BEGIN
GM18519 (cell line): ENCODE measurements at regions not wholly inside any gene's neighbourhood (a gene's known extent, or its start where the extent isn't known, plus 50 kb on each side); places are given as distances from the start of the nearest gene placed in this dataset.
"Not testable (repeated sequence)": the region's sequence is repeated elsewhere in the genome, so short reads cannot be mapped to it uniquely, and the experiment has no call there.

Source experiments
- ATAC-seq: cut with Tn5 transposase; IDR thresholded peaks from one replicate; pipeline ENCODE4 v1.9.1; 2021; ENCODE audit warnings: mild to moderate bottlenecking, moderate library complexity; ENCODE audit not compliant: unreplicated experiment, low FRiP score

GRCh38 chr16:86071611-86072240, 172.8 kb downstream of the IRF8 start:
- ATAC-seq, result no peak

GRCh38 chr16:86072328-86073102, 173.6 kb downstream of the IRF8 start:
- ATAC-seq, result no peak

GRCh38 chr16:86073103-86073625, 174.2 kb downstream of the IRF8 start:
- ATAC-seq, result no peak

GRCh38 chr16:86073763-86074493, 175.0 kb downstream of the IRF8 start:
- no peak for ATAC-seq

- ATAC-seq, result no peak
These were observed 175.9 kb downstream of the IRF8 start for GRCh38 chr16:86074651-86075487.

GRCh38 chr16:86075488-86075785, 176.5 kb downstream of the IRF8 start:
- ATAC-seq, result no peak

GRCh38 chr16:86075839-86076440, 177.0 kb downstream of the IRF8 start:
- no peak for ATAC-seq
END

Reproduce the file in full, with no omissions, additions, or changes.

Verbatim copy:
GM18519 (cell line): ENCODE measurements at regions not wholly inside any gene's neighbourhood (a gene's known extent, or its start where the extent isn't known, plus 50 kb on each side); places are given as distances from the start of the nearest gene placed in this dataset.
"Not testable (repeated sequence)": the region's sequence is repeated elsewhere in the genome, so short reads cannot be mapped to it uniquely, and the experiment has no call there.

Source experiments
- ATAC-seq: cut with Tn5 transposase; IDR thresholded peaks from one replicate; pipeline ENCODE4 v1.9.1; 2021; ENCODE audit warnings: mild to moderate bottlenecking, moderate library complexity; ENCODE audit not compliant: unreplicated experiment, low FRiP score

GRCh38 chr16:86071611-86072240, 172.8 kb downstream of the IRF8 start:
- ATAC-seq, result no peak

GRCh38 chr16:86072328-86073102, 173.6 kb downstream of the IRF8 start:
- ATAC-seq, result no peak

GRCh38 chr16:86073103-86073625, 174.2 kb downstream of the IRF8 start:
- ATAC-seq, result no peak

GRCh38 chr16:86073763-86074493, 175.0 kb downstream of the IRF8 start:
- no peak for ATAC-seq

- ATAC-seq, result no peak
These were observed 175.9 kb downstream of the IRF8 start for GRCh38 chr16:86074651-86075487.

GRCh38 chr16:86075488-86075785, 176.5 kb downstream of the IRF8 start:
- ATAC-seq, result no peak

GRCh38 chr16:86075839-86076440, 177.0 kb downstream of the IRF8 start:
- no peak for ATAC-seq